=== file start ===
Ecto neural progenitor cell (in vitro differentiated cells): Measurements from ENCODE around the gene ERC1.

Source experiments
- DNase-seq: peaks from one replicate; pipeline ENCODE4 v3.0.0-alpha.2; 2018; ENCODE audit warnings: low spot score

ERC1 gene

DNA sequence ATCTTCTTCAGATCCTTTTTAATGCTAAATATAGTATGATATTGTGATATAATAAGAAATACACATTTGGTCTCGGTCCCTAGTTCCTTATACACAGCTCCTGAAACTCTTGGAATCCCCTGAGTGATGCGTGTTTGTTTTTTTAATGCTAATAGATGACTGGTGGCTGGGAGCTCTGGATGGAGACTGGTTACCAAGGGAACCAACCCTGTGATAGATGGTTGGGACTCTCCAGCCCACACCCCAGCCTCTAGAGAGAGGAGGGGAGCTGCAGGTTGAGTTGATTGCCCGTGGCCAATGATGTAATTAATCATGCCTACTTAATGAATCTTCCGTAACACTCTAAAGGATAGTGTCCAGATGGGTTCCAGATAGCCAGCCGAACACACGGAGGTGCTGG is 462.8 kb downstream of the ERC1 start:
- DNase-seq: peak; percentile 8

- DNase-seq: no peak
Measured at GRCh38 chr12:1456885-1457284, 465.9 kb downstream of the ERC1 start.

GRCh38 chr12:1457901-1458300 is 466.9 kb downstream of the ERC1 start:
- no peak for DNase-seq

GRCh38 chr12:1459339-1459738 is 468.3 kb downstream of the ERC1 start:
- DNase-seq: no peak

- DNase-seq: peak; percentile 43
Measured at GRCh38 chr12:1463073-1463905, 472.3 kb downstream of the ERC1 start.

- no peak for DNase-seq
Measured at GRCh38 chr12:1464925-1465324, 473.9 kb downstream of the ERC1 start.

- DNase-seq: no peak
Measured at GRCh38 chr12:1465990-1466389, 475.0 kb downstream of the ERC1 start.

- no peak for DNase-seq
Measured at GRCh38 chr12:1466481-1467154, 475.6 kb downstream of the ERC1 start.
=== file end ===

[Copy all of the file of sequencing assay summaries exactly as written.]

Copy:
Ecto neural progenitor cell (in vitro differentiated cells): Measurements from ENCODE around the gene ERC1.

Source experiments
- DNase-seq: peaks from one replicate; pipeline ENCODE4 v3.0.0-alpha.2; 2018; ENCODE audit warnings: low spot score

ERC1 gene

DNA sequence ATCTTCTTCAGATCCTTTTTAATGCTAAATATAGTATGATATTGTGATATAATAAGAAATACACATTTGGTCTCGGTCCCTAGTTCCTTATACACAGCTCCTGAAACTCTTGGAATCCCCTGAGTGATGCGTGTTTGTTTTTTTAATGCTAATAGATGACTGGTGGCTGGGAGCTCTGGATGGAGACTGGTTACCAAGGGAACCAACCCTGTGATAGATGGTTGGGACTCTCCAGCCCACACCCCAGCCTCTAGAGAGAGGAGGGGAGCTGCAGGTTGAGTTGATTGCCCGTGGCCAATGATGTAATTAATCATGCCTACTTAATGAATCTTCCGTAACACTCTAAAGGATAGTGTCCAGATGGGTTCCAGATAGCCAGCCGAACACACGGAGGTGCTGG is 462.8 kb downstream of the ERC1 start:
- DNase-seq: peak; percentile 8

- DNase-seq: no peak
Measured at GRCh38 chr12:1456885-1457284, 465.9 kb downstream of the ERC1 start.

GRCh38 chr12:1457901-1458300 is 466.9 kb downstream of the ERC1 start:
- no peak for DNase-seq

GRCh38 chr12:1459339-1459738 is 468.3 kb downstream of the ERC1 start:
- DNase-seq: no peak

- DNase-seq: peak; percentile 43
Measured at GRCh38 chr12:1463073-1463905, 472.3 kb downstream of the ERC1 start.

- no peak for DNase-seq
Measured at GRCh38 chr12:1464925-1465324, 473.9 kb downstream of the ERC1 start.

- DNase-seq: no peak
Measured at GRCh38 chr12:1465990-1466389, 475.0 kb downstream of the ERC1 start.

- no peak for DNase-seq
Measured at GRCh38 chr12:1466481-1467154, 475.6 kb downstream of the ERC1 start.